As for cutaneous hemagiosarcomas, sometimes it can be difficult to remove the entire growth, and they may recur. In some instances, if the growths are invasive and large enough, your vet may make a recommendation that treatment is not pursued.

Frequently Asked Questions (FAQs)

What should I do if I suspect my cat might have a hemangiosarcoma?

Speak with your vet if you suspect your cat might have a hemangiosarcoma! If it is a skin growth, start with a picture of the growth that you can share with your vet. This will also help you monitor how quickly it is growing, or changing.

cat and vet
Image Credit: Stock-Asso, Shutterstock

Are feline hemangiosarcomas contagious?

No evidence exists to show that feline hemangiosarcomas are contagious to other cats, pets, or people in the household.

What can look similar to hemangiosarcomas in cats?

Other skin cancers can often look very similar to cutaneous hemangiosarcomas. These can include: mast cell tumors, Bowenoid in situ carcinomas (BISC), and squamous cell carcinomas. Early hemangiosarcomas can look similar to actinic keratitis, a form of sunburn in cats, or even like bad flea or skin allergies.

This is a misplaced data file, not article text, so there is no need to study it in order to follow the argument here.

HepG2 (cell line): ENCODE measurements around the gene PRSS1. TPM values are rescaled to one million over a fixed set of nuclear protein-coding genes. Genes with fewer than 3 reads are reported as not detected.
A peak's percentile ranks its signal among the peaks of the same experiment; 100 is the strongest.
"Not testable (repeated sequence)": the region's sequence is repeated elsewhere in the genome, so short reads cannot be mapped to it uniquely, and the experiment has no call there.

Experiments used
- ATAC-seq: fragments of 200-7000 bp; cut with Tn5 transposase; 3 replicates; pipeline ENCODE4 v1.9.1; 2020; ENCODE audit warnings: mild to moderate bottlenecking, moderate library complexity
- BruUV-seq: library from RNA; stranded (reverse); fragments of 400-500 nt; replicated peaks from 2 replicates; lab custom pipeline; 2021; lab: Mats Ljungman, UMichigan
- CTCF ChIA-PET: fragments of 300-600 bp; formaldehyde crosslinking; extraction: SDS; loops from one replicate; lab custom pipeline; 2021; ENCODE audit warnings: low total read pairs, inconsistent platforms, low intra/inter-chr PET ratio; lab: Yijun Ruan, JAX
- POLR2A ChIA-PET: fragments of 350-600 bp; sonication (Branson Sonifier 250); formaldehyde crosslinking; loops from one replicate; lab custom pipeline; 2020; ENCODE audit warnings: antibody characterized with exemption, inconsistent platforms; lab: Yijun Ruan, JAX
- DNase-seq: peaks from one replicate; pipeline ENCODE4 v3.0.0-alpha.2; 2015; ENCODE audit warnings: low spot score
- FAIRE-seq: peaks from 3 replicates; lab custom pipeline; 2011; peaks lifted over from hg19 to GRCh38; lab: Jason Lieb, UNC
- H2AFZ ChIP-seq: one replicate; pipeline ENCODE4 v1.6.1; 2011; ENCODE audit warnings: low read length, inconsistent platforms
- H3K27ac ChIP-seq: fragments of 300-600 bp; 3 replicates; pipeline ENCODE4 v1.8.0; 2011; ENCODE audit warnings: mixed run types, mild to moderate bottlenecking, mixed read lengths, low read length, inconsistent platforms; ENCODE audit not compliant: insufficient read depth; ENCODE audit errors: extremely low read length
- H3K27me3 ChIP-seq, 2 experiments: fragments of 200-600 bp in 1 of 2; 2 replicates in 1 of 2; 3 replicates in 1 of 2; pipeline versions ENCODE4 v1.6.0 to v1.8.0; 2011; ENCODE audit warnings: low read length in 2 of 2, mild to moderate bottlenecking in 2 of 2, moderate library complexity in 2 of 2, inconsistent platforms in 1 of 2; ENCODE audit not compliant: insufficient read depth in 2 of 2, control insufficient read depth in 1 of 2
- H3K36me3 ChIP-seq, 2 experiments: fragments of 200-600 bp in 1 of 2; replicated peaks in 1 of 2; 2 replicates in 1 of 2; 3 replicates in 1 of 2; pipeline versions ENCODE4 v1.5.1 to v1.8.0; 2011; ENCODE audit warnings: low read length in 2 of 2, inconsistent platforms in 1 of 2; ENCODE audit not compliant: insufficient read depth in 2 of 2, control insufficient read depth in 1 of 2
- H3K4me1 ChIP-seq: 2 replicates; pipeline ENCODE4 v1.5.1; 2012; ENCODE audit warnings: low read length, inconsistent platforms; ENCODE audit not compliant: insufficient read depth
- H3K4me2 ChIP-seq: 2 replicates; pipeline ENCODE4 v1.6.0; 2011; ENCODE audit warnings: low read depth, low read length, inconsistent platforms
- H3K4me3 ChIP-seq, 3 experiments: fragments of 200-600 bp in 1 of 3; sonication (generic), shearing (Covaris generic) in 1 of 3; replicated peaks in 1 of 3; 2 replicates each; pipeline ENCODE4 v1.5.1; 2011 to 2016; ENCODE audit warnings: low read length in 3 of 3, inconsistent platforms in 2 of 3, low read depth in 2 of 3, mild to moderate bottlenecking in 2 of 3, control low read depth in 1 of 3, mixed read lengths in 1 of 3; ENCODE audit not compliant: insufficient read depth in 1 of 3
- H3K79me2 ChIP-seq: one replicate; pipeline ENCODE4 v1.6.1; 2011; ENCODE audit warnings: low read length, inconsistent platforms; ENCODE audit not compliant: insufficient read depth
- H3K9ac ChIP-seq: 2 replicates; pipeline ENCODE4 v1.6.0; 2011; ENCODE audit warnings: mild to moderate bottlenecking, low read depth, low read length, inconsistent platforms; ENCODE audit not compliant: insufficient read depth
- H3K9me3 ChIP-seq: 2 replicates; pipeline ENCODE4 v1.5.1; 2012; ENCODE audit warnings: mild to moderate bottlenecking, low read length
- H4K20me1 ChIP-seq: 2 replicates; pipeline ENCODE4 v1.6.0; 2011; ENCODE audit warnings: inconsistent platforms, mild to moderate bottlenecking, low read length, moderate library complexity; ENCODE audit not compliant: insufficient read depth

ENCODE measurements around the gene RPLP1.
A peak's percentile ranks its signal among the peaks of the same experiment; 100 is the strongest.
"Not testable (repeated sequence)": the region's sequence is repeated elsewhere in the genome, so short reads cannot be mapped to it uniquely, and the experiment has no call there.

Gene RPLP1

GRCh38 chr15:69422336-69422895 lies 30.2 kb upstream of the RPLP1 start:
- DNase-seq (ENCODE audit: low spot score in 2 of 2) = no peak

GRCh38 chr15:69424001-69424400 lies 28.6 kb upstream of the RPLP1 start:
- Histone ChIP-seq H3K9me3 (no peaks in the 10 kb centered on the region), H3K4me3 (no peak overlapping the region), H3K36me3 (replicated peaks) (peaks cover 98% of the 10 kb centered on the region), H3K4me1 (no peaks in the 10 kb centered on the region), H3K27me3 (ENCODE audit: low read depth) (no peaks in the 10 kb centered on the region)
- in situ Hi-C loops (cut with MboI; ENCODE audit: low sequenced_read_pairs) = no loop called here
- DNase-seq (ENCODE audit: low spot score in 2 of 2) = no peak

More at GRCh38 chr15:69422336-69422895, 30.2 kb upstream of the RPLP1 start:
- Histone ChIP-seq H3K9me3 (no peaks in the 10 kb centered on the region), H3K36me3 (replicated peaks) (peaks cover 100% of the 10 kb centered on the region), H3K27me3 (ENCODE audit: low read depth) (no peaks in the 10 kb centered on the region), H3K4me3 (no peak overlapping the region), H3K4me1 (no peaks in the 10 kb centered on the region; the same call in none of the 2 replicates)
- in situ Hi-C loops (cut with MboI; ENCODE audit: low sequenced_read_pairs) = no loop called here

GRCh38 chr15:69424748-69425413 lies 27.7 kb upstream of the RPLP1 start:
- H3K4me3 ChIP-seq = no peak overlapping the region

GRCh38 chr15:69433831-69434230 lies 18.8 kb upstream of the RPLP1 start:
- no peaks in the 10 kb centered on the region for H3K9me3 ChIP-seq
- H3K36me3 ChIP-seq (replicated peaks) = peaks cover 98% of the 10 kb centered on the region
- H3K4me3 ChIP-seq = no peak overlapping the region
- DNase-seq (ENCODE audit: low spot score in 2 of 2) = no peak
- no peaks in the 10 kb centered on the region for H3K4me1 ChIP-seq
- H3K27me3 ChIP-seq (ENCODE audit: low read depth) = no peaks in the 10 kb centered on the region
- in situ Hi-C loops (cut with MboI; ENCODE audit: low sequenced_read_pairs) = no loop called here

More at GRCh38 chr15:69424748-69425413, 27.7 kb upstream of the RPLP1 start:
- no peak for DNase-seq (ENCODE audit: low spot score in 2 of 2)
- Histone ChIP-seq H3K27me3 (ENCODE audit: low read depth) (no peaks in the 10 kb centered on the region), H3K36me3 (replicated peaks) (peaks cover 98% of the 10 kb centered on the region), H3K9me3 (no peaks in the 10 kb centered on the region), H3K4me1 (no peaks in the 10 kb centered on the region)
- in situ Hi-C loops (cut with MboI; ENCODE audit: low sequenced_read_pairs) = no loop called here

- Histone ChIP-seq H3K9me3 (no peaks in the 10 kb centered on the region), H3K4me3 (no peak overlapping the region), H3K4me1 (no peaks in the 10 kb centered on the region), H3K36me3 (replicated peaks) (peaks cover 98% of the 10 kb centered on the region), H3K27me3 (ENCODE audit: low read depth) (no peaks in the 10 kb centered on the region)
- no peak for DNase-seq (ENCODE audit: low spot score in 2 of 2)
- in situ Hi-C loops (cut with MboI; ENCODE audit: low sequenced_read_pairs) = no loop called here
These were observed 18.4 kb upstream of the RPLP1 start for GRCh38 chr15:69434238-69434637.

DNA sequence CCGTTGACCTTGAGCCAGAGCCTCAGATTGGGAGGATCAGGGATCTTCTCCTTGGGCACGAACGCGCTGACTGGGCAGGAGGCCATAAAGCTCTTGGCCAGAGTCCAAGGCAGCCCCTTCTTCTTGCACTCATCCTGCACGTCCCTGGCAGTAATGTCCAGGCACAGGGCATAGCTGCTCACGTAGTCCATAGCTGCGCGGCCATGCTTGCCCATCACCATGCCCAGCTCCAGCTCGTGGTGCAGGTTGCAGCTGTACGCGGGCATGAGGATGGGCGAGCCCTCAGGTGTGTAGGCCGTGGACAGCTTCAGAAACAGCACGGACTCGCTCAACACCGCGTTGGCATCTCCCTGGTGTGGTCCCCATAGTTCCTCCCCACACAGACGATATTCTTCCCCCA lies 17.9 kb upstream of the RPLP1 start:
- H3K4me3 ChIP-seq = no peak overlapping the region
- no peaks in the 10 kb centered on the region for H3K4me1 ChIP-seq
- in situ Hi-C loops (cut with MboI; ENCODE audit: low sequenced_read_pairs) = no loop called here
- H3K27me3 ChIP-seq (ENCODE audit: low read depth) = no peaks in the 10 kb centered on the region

Internal hemangiosarcomas obviously can’t be seen with the naked eye, but other bleeding cancers, such as adrenal tumors, liver tumors, or splenic tumors, can all cause similar presentation to internal hemangiosarcomas.

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Conclusion

Hemangiosarcomas in cats are less commonly seen than many other diseases, and certainly occur less frequently than they do in dogs. It is far easier to recognize the skin or cutaneous form when it occurs, but any signs of a cat not seeming quite right warrant a conversation, and generally, a trip to your veterinarian as well. Treatment is often unrewarding, although it can provide temporary cessation of clinical signs, such as bleeding. Many hemangiosarcomas that are removed will recur, however, and unfortunately, mortality due to the disease is high.